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Conditioned Superstition: Desire for Control and Consumer Brand Preferences
Eric J. Hamerman and Gita V. Johar
Journal of Consumer Research
Vol. 40, No. 3 (October 2013), pp. 428-443
Published by: Oxford University Press
Stable URL: http://www.jstor.org/stable/10.1086/670762
Page Count: 16
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There are many opportunities in everyday life to associate consumer products with success or failure. For example, when a basketball fan drinks a particular brand of soda while watching her favorite team win a game, she may perceive that this consumption facilitated the victory. Subsequently, the fan may continue to purchase and consume this same item during future games, in an attempt to help the team. This behavior is known as “conditioned superstition.” Data from five experiments indicate that preference for lucky products (i.e., those associated with positive outcomes) increases with higher levels of desire for control combined with lower levels of perceived ability to control outcomes (e.g., low generalized self-efficacy). People who express a preference for these lucky products form an illusion of control over future outcomes, so that they perceive superstitious behavior to be an effective strategy to achieve the desired result.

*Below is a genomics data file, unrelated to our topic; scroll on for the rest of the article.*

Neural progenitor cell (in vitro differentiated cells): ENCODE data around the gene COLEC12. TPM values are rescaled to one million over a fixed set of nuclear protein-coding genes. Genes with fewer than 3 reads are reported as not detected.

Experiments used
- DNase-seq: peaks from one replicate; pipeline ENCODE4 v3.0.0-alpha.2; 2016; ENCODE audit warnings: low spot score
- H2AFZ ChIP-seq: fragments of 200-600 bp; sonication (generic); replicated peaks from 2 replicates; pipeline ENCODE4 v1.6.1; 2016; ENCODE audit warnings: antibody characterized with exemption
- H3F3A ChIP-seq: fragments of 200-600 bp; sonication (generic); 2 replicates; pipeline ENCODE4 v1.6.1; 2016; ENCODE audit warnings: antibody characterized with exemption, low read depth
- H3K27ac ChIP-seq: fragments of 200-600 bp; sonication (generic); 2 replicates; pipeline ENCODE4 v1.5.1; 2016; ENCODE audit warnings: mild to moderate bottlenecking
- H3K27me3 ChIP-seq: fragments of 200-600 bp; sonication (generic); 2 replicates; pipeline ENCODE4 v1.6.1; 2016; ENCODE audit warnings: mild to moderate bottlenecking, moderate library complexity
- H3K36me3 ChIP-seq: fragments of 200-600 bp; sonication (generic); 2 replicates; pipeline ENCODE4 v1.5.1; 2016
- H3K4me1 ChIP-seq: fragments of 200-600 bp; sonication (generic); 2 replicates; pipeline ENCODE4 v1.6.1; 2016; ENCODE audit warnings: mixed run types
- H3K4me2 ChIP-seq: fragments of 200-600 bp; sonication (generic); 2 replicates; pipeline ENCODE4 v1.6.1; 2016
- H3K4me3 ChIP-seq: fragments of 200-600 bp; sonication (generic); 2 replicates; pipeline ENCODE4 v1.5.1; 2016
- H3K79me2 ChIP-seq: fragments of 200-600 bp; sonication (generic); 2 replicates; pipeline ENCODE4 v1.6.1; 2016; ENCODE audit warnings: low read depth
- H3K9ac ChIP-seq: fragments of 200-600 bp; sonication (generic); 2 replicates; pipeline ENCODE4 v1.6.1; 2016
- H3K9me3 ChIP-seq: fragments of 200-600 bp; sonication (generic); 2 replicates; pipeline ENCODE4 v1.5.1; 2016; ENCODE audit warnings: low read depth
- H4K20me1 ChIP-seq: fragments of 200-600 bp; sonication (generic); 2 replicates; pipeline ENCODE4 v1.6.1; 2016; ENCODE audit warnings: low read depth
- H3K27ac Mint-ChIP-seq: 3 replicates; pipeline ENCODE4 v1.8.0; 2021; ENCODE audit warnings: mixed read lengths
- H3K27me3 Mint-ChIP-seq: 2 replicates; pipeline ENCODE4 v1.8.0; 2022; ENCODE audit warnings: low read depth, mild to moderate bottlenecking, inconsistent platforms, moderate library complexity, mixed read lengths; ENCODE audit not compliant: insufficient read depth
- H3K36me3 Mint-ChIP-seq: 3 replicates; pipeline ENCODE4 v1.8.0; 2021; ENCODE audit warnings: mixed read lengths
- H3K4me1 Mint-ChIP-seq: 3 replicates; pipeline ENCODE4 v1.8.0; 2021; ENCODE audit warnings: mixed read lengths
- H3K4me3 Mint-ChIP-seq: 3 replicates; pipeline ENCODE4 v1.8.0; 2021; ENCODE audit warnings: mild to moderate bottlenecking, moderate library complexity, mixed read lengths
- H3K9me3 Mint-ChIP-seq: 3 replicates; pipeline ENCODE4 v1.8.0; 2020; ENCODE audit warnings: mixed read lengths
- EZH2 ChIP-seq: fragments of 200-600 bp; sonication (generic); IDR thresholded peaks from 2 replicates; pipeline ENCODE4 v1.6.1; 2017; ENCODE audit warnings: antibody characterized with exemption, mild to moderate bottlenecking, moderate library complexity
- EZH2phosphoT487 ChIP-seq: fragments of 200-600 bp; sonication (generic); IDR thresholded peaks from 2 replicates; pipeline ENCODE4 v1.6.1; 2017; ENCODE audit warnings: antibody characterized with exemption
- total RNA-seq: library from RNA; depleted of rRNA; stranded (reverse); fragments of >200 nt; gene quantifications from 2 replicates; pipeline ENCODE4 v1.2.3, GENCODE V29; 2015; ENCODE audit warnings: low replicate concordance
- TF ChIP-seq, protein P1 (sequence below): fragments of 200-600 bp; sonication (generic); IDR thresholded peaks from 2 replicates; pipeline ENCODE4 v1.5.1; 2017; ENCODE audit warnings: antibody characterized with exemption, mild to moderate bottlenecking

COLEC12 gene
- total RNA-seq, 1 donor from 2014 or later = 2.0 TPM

© 2013 by JOURNAL OF CONSUMER RESEARCH, Inc.